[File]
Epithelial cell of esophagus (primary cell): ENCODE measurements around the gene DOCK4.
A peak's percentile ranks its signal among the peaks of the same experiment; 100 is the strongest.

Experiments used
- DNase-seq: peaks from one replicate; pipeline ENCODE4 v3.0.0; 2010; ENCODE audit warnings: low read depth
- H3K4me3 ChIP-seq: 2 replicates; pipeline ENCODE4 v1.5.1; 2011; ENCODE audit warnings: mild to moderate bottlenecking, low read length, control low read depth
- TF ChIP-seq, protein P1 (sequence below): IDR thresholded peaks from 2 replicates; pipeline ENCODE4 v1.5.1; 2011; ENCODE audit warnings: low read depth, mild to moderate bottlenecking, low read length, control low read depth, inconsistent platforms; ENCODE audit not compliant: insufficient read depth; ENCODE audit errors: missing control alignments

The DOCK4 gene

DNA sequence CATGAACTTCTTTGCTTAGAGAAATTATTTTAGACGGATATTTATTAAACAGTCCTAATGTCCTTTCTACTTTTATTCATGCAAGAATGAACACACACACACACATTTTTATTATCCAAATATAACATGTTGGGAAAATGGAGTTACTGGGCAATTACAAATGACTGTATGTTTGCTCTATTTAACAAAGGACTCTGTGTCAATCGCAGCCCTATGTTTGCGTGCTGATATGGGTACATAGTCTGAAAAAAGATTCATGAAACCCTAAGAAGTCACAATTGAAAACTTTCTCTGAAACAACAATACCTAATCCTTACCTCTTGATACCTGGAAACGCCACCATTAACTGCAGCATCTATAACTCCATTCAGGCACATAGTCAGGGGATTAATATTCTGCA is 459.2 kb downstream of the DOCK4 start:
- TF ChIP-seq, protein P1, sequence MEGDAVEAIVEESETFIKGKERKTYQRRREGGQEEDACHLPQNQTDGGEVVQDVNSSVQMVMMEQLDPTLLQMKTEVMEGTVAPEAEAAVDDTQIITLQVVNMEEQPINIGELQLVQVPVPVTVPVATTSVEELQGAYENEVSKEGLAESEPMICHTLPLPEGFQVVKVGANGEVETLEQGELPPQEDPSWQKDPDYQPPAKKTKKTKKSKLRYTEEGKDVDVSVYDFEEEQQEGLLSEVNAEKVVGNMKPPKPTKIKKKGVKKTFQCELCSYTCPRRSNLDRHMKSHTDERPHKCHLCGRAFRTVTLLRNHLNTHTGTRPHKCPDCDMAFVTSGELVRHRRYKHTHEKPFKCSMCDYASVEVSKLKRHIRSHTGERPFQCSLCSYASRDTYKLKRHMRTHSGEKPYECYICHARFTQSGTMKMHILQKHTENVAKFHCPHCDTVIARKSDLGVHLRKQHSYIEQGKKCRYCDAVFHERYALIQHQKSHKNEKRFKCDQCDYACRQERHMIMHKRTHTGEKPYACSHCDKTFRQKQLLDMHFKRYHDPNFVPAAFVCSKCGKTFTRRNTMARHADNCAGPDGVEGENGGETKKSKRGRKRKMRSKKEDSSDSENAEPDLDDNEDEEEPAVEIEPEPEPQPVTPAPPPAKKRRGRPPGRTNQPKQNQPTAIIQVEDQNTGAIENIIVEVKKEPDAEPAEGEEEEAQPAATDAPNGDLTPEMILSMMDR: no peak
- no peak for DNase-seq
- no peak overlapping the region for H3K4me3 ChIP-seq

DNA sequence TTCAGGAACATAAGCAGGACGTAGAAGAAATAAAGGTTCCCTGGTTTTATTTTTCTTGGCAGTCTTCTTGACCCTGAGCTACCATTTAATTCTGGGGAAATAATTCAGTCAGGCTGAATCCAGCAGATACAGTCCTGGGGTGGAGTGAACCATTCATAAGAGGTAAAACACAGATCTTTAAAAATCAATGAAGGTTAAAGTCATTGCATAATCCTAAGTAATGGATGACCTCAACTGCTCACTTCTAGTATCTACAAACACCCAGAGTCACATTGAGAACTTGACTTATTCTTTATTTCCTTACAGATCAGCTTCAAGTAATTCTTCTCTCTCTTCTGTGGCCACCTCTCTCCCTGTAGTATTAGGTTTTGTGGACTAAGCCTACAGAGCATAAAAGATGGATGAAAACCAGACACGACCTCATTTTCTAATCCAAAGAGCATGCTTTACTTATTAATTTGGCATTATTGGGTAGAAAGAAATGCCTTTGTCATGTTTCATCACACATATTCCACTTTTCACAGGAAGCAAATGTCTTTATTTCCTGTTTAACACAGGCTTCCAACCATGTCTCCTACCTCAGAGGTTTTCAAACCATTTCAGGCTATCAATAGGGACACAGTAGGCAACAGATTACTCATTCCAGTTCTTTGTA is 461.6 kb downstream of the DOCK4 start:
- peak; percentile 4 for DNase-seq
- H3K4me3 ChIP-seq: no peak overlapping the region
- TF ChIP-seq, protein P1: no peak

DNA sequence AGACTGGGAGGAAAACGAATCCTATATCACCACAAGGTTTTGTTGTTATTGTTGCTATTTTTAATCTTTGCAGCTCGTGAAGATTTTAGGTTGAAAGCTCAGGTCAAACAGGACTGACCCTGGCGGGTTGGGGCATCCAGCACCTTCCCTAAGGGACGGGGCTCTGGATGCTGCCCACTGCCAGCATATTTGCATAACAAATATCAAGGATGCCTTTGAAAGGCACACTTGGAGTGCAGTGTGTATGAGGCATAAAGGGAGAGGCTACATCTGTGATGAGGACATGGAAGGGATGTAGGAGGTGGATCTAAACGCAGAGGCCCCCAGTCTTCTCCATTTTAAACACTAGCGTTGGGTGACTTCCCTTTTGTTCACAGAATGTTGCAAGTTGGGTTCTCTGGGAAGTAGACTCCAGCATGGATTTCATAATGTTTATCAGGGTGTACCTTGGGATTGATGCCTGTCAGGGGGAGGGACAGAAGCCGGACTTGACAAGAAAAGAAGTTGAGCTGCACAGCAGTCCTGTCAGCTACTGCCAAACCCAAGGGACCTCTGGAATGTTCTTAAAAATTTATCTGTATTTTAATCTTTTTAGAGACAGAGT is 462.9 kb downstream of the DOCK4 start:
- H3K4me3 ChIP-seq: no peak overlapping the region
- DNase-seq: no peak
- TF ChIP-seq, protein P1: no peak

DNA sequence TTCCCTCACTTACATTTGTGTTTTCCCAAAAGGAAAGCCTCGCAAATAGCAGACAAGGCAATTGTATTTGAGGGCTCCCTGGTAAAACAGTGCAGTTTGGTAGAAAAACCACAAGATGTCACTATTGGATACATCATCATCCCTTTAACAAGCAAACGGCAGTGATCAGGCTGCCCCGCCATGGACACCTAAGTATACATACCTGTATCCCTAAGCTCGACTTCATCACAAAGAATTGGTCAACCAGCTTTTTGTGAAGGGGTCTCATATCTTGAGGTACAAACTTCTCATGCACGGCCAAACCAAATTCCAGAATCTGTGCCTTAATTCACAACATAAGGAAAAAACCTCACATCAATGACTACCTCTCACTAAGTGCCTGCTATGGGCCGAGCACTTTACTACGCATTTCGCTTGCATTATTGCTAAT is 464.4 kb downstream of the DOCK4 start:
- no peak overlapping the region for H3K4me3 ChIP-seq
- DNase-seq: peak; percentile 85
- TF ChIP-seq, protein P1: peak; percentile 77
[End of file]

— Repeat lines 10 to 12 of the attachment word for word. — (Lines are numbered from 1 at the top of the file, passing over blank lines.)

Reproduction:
- no peak for DNase-seq
- no peak overlapping the region for H3K4me3 ChIP-seq

DNA sequence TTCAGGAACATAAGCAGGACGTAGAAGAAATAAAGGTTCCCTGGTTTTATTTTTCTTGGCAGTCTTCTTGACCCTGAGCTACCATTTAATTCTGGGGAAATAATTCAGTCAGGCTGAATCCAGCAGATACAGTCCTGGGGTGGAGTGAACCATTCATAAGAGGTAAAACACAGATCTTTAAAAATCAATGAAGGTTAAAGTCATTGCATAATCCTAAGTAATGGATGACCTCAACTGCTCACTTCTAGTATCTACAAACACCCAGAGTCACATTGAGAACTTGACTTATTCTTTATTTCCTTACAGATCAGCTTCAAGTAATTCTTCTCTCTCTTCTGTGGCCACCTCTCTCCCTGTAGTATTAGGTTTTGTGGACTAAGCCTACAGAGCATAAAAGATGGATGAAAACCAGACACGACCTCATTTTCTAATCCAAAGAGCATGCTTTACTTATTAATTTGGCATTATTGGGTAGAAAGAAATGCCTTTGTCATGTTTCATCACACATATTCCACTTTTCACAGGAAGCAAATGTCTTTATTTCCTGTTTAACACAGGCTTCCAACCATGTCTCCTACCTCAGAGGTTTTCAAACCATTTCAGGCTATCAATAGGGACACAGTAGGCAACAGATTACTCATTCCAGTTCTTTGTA is 461.6 kb downstream of the DOCK4 start: